According to reports, there is a hemp farm on the nose in Australia, the smell of which is causing problems for some local residents.
The ABC reports that some residents in Victoria who live near a hemp sample in Red Cliffs report headaches resulting from the smell – others say the smell doesn’t affect them.
iHemp Victoria is the officially recognized trade association for industrial hemp in the state. The organization’s president, Darren Christie, said he had never heard of such complaints and that experimental crops had been grown in the Victoria area for the past 15 years.
While this may be the case in Victoria, these reports are not isolated elsewhere. Do a search for the term “hemp farm odor” on Google and you will come across numerous complaints, particularly in the US, where hemp cultivation has grown significantly in recent years.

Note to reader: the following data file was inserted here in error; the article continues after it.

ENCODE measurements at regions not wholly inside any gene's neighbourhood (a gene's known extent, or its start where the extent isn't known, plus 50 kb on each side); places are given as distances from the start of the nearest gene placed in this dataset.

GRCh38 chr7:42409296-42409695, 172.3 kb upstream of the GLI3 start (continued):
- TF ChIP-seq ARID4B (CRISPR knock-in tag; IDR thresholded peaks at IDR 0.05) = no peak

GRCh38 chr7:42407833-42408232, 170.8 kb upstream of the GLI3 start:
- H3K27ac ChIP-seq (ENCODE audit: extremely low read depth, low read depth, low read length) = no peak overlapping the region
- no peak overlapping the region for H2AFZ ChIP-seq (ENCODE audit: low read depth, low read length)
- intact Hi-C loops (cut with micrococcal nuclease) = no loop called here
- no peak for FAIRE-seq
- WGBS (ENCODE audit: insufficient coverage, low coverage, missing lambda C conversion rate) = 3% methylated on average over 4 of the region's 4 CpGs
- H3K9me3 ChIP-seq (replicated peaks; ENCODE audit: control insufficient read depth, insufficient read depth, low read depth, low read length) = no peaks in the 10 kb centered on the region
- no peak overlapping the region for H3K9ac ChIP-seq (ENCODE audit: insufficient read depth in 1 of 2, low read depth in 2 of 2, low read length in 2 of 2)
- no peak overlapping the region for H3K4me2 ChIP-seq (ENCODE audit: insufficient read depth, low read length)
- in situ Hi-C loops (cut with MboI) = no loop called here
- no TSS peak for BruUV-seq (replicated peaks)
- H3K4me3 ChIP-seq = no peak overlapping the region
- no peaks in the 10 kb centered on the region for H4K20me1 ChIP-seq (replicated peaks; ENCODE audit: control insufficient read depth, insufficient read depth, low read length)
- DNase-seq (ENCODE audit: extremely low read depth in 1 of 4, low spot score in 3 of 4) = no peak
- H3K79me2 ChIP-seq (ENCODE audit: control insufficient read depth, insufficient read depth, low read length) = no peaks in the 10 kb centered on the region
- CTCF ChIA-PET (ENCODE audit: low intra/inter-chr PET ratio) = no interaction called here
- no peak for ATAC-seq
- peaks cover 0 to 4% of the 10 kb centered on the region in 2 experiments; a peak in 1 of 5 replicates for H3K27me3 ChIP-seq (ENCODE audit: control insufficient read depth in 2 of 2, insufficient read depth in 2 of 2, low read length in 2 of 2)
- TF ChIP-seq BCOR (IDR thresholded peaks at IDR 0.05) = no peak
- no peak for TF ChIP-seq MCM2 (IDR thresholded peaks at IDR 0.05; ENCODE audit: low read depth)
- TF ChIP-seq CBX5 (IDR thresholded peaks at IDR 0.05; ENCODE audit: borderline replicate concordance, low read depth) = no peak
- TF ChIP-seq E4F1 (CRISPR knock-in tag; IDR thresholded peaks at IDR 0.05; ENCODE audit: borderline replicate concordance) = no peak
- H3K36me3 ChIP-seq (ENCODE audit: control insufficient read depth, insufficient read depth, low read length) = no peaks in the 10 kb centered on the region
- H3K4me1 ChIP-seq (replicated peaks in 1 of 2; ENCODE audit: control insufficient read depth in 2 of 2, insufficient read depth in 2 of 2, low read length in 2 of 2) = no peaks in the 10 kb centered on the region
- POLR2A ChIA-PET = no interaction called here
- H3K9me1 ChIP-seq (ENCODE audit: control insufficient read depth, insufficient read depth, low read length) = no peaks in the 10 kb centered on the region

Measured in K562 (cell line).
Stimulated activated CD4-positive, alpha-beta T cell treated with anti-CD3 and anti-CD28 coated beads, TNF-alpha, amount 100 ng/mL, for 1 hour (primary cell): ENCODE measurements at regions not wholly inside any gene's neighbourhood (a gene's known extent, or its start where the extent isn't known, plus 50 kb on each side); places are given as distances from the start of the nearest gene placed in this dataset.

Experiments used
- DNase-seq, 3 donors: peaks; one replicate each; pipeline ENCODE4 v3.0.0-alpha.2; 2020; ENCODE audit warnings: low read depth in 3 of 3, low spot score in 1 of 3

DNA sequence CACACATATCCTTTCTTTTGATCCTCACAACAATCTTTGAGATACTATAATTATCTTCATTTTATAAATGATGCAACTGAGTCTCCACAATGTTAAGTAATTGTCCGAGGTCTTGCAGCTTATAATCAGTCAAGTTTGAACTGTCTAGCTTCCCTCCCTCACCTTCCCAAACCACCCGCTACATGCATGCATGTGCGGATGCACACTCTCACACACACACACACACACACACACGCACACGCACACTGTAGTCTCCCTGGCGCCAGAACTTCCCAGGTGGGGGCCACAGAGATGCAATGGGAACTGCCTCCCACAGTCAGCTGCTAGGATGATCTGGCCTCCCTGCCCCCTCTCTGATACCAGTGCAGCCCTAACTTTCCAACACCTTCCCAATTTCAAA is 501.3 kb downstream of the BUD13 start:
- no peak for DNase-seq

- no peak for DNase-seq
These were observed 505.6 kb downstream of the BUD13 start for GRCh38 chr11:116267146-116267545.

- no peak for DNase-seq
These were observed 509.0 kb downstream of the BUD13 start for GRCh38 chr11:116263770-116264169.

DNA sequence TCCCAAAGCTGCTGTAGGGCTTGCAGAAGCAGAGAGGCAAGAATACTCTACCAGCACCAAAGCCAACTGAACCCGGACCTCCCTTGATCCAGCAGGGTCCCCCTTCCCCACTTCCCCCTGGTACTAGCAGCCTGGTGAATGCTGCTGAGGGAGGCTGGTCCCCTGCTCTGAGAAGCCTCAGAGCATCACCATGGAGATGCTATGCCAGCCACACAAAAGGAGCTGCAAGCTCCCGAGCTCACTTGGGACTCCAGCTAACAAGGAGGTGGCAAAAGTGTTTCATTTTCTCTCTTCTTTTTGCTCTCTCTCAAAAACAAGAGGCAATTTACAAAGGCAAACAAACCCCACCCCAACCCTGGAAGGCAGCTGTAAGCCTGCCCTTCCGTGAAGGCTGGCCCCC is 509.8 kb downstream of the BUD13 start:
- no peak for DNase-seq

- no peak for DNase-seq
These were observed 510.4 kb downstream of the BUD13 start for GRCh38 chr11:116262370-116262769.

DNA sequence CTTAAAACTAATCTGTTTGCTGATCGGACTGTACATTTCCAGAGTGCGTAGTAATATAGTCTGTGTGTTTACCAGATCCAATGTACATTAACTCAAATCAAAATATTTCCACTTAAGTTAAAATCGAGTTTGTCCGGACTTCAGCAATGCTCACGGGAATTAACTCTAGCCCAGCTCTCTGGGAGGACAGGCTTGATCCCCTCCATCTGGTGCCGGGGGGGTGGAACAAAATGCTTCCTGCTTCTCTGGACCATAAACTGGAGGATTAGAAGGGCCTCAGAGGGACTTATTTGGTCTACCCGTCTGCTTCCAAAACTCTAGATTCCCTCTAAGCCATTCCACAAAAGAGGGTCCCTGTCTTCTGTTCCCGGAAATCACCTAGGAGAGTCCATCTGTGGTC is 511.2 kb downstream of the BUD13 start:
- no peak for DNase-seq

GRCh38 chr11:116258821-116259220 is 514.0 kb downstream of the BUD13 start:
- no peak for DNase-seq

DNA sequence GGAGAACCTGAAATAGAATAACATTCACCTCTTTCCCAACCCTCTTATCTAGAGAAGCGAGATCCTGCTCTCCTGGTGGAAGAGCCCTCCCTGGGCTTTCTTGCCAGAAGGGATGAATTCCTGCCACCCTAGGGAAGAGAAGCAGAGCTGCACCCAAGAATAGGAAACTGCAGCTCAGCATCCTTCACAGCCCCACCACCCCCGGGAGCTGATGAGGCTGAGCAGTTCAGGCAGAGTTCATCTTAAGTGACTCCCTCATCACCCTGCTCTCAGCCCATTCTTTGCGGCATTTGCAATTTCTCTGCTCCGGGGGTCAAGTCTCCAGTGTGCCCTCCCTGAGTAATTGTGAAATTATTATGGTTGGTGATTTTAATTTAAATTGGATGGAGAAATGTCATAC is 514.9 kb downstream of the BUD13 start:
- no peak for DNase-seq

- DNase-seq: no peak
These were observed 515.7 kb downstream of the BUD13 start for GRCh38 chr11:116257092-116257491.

But Mr. Christie notes that some varieties can have a strong odor while others don’t.
Sometimes unpleasant smells and agriculture go hand in hand. For some people, the smell of cow dung doesn’t bother them, for others it’s a special type of torture – and it’s probably the same for hemp. The smell can be especially strong when the plant is in bloom, so it should be a temporary problem. But that’s easy to tell if it’s not affected by the smell.
The people affected at the Red Cliffs seem to support hemp per se, they just want it to grow elsewhere outside of homes. At this point, there doesn’t seem to be a particularly bad feeling between the parties and that’s great. Before this changes, however, a solution is needed.
With hemp becoming more common in Australia, as in the US, issues such as odor need to be dealt with seriously.
In this context, according to iHemp Victoria, 5 experimental fiber crops will be grown in the state this year.
“New and experienced farmers have decided to use the same seed variety to maximize their success, as each variety is very stable,” explains the organization. “From east to west and from north to south, every harvest was robust and consistent.”